concerning a defendant's motion to dismiss an indictment
based on a constitutional challenge to the statute under
which the defendant is indicted. State v. Wheatley,
2018-Ohio-464, 94 N.E.3d 578, ¶ 5 (4th Dist.)
10} On appeal, Philpotts argues R.C.
2923.13(A)(2)'s automatic criminalization of possession
of firearms by one who is under indictment violates the
Second Amendment to the United States Constitution and is
unconstitutional on its face and as applied to him. He argues
the statute violates the Second Amendment to the United
States Constitution as that amendment was interpreted by the
United States Supreme Court in the landmark decision
District of Columbia v. Heller, 554 U.S. 570, 128
S.Ct. 2783, 171 L.Ed.2d 637 (2008), as well as Article I,
Section 4 of the Ohio Constitution.
Second Amendment and District of Columbia v.
11} The Second Amendment to the United States
Constitution provides: "A well regulated Militia, being
necessary to the security of a free State, the right of the
people to keep and bear Arms, shall not be infringed."
Historically, legal scholars debated whether the Second
Amendment recognizes an individual's right to keep and
bear arms beyond the goal of guaranteeing the availability of
a citizen militia for the security of the State. See
Heller in passim and United States v. Miller,
307 U.S. 174, 176-183, 59 S.Ct. 816, 83 L.Ed. 1206 (1939). In
Heller, the United States Supreme Court interpreted
the Second Amendment to be conferring a right to keep and
bear arms regardless of whether or not one is a member of an
organized militia. Applying the Second Amendment, the court
struck down a law in the District of Columbia that banned any
handgun possession. Subsequently, in McDonald v.
Chicago, 561 U.S. 742, 750, 130 S.Ct. 3020, 177 L.Ed.2d
894 (2010), the court extended Heller to the states,
holding that the Second Amendment right to keep and bear arms
is applicable to the states by virtue of the Fourteenth
12} Long before Heller and
McDonald, Ohio courts have recognized the right to
bear arms under the Ohio Constitution. Section 4, Article I
of the Ohio Constitution states: "The people have the
right to bear arms for their defense and security * *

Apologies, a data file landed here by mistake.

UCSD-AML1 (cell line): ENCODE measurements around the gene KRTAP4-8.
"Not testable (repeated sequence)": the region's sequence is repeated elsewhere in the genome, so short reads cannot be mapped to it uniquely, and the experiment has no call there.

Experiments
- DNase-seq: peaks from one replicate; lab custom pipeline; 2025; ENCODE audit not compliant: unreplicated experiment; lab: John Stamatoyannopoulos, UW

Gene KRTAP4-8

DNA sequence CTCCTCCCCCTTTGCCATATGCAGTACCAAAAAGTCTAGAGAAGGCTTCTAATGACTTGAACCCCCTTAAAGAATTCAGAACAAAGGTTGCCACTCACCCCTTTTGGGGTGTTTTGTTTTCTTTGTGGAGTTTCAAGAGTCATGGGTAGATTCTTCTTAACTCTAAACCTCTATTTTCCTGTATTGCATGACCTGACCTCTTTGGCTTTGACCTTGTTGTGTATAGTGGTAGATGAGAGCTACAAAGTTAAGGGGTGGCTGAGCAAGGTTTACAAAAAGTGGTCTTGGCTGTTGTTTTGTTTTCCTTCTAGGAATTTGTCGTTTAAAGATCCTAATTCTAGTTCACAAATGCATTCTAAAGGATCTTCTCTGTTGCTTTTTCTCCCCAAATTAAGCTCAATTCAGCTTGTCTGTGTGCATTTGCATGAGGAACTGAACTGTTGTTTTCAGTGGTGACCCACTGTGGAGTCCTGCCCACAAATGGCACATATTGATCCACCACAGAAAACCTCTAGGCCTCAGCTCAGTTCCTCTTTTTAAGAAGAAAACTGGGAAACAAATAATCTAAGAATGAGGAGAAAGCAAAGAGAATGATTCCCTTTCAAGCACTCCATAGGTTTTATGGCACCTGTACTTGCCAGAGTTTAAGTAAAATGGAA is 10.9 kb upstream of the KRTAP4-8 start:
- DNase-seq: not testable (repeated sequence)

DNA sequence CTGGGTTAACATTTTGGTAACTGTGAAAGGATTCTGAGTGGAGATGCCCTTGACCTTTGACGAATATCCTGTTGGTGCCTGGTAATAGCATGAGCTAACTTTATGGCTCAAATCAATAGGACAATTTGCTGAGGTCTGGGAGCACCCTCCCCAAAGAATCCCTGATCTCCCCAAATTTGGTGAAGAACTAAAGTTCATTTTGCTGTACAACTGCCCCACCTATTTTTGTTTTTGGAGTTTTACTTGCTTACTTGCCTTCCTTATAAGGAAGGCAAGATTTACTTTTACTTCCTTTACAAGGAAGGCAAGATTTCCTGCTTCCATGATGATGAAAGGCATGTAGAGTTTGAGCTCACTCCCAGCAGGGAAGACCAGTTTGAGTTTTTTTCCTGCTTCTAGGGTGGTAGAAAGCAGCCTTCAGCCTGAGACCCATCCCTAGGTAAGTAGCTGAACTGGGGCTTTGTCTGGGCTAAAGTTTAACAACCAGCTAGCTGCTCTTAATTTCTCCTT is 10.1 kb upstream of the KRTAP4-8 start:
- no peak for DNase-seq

*." The provision has been found to confer upon the
people of Ohio the fundamental right to bear arms. Arnold
v. Cleveland, 67 Ohio St.3d 35, 46, 616 N.E.2d 163
(1993). See also State v. Smith, 10th Dist. Franklin
No. 18AP-124, 2018-Ohio-4297, ¶ 10 (the Ohio
Constitution expressly provides its citizens the right to
bear arms for their defense and security unrelated to militia
13} Thus, we review the constitutionality of R.C.
2923.13(A)(2) with the understanding that "[t]he right
to keep and bear arms is a fundamental right enshrined in
federal and state constitutional law." State v.
Robinson, 2015-Ohio-4649, 48 N.E.3d 1030, ¶ 11
2923.13: Weapons-While-Under-Disability Statute
14} R.C. 2923.13 was enacted in 1972 as part of a
bill that largely revamped Ohio's existing substantive
criminal code. State v. Carnes, 154 Ohio St.3d 527,
2018-Ohio-3256, 116 N.E.3d 138, ¶ 16. It enumerates
several disability conditions, and a violation of the statute
is a third-degree felony. The statute states:
(A) Unless relieved from disability as provided in section
2923.14 of the Revised Code, no person shall knowingly
acquire, have, carry, or use any firearm or dangerous
ordnance, if any of the following apply:
(1) The person is a fugitive from justice.
(2) The person is under indictment for or has been
convicted of any felony offense of violence or has
been adjudicated a delinquent child for the commission of an
offense that, if committed by an adult, would have been a
felony offense of violence.
(3) The person is under indictment for or has been
convicted of any felony offense involving the illegal
possession, use, sale, administration, distribution, or
trafficking in any drug of abuse or has been adjudicated a
delinquent child for the commission of an offense that, if
committed by an adult, would have been a felony offense
involving the illegal ...